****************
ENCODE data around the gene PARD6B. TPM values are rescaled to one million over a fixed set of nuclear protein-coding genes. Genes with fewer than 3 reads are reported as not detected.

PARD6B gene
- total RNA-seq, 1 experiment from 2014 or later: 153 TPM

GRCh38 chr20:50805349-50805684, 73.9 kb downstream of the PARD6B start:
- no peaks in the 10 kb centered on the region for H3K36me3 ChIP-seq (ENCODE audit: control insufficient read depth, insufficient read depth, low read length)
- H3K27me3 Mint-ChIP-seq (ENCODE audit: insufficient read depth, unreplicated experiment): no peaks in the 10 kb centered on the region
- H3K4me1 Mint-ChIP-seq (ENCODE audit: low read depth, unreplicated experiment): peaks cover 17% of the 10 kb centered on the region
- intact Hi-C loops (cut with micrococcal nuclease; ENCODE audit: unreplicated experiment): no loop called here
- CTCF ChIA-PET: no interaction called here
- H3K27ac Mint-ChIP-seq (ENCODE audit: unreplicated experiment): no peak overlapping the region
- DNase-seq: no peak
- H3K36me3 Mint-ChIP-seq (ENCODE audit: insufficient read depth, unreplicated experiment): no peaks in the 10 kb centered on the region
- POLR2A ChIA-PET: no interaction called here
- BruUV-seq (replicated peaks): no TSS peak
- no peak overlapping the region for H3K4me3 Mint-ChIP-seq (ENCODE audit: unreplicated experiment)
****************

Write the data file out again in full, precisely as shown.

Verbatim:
ENCODE data around the gene PARD6B. TPM values are rescaled to one million over a fixed set of nuclear protein-coding genes. Genes with fewer than 3 reads are reported as not detected.

PARD6B gene
- total RNA-seq, 1 experiment from 2014 or later: 153 TPM

GRCh38 chr20:50805349-50805684, 73.9 kb downstream of the PARD6B start:
- no peaks in the 10 kb centered on the region for H3K36me3 ChIP-seq (ENCODE audit: control insufficient read depth, insufficient read depth, low read length)
- H3K27me3 Mint-ChIP-seq (ENCODE audit: insufficient read depth, unreplicated experiment): no peaks in the 10 kb centered on the region
- H3K4me1 Mint-ChIP-seq (ENCODE audit: low read depth, unreplicated experiment): peaks cover 17% of the 10 kb centered on the region
- intact Hi-C loops (cut with micrococcal nuclease; ENCODE audit: unreplicated experiment): no loop called here
- CTCF ChIA-PET: no interaction called here
- H3K27ac Mint-ChIP-seq (ENCODE audit: unreplicated experiment): no peak overlapping the region
- DNase-seq: no peak
- H3K36me3 Mint-ChIP-seq (ENCODE audit: insufficient read depth, unreplicated experiment): no peaks in the 10 kb centered on the region
- POLR2A ChIA-PET: no interaction called here
- BruUV-seq (replicated peaks): no TSS peak
- no peak overlapping the region for H3K4me3 Mint-ChIP-seq (ENCODE audit: unreplicated experiment)